her evil and horrible, I think the fact he didn’t name her, made me feel that she wasn’t as evil as Dickens tried to make out. It seems she’s been hiding behind Mr Joe’s character and she isn’t allowed her own personality, even though she rules the roost at home, she isn’t allowed a name of her own. I feel Mrs Joe isn’t as wicked as Dickens makes out. She does some awful things in the novel, but when you think of it, look what she gone through. Her parents died, and she had to take care for her brothers and sisters. Then most of them died, and only she and her brother remained. In her life she has had to deal with deaths of her loved ones, and other worries as well. I presume that she wasn’t always as wicked as she was made out in the novel. Even though she shouldn’t have beaten Pip, and sometimes, Joe, I think she only did it to make herself feel better and to get noticed, because she probably got no recognition for what she did for her family. The way Dickens describes Miss Havisham and her house is fantastic in the novel. I think I’ve only ever seen such good description, with use of adjectives, metaphors, similes, personifications in one other novel in my life, and that is in Emily Bronte’s Wuthering Heights. He shows us how hurt Miss Havisham was when she was jilted, and how all her pain has been locked up all these years, and how cold it has turned her. It seems that Miss Havisham has made Estella hate Pip because he’s a man, and she hates men for what has happened to her. With Miss Havisham and Mrs Joe, it seems there’s a resemblance in their character’s Two are women, and even though they’ve come from different backgrounds, they’ve had to deal with an awful lot, and have had no thanks or recognition. Dickens created a different kind of women in Great Expectations. He modernised the women in his novel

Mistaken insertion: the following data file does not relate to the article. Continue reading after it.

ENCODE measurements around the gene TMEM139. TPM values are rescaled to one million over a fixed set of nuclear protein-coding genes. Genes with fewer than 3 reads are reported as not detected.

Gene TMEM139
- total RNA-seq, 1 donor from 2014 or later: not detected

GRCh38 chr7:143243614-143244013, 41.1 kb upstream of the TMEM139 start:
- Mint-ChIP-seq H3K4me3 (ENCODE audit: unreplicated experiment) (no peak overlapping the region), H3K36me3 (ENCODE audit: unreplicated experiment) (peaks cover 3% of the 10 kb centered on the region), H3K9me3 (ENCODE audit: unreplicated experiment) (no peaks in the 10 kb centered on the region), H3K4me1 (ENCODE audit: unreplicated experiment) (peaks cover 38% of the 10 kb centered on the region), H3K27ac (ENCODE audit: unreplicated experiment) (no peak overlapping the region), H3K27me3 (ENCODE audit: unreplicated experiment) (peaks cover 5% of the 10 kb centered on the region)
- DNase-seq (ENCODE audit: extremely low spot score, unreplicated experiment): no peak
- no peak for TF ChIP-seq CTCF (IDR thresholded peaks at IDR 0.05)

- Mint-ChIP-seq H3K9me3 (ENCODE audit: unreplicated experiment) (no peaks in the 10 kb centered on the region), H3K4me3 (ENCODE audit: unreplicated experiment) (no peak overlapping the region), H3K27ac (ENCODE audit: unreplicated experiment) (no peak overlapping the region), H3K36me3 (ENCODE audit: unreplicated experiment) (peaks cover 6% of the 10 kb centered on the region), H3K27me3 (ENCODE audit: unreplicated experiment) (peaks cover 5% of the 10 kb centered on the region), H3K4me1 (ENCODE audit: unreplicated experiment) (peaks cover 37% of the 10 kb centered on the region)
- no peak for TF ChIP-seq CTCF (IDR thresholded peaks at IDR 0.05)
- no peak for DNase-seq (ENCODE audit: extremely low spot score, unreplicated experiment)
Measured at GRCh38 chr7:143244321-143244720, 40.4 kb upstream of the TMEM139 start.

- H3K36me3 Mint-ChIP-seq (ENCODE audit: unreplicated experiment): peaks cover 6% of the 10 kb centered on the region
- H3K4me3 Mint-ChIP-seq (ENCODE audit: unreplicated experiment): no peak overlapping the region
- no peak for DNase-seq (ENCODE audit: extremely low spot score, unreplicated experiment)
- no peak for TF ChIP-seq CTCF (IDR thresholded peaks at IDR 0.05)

, and you wouldn’t have seen any other women behave like that in those sort of novels at that time. What I didn’t like in the novel was, in some parts I felt he didn’t describe places as much as he could. For instance, Pip’s flat in London, we found out very little about it, and he didn’t really describe it well. Today we have televised version’s that create the picture for us, but back then, it had to be made in the readers’ imaginations, and I felt Dickens could’ve done that, because he did it so well in earlier stages of the book. Dickens managed to tell us things that seemed irrelevant, but later on in the book, we’d see why he mentioned those things and they seemed so clear and so clever to have thought of them! I wouldn’t say that Dickens is one of the best writers of all time, but Great Expectations is a good read, and has so many twist and turns you feel you’re on a rollercoaster! He really manages to keep you gripped, and even though it’s a long read, at the end you’ll feel satisfied and shocked. **All in all** Even though I enjoyed Dickens writing here, I have read better books than this. I don’t think this would turn up in my top 10 books, but it’s a good read for a rainy afternoon, and also a good one to read over a space of time. A very clever plot, and very clever writing. You can buy the book from Amazon for a mere £1,50 from the Penguin classics and the audio book, also from Penguin classics, for £7,19. Written By: Matt Roberts.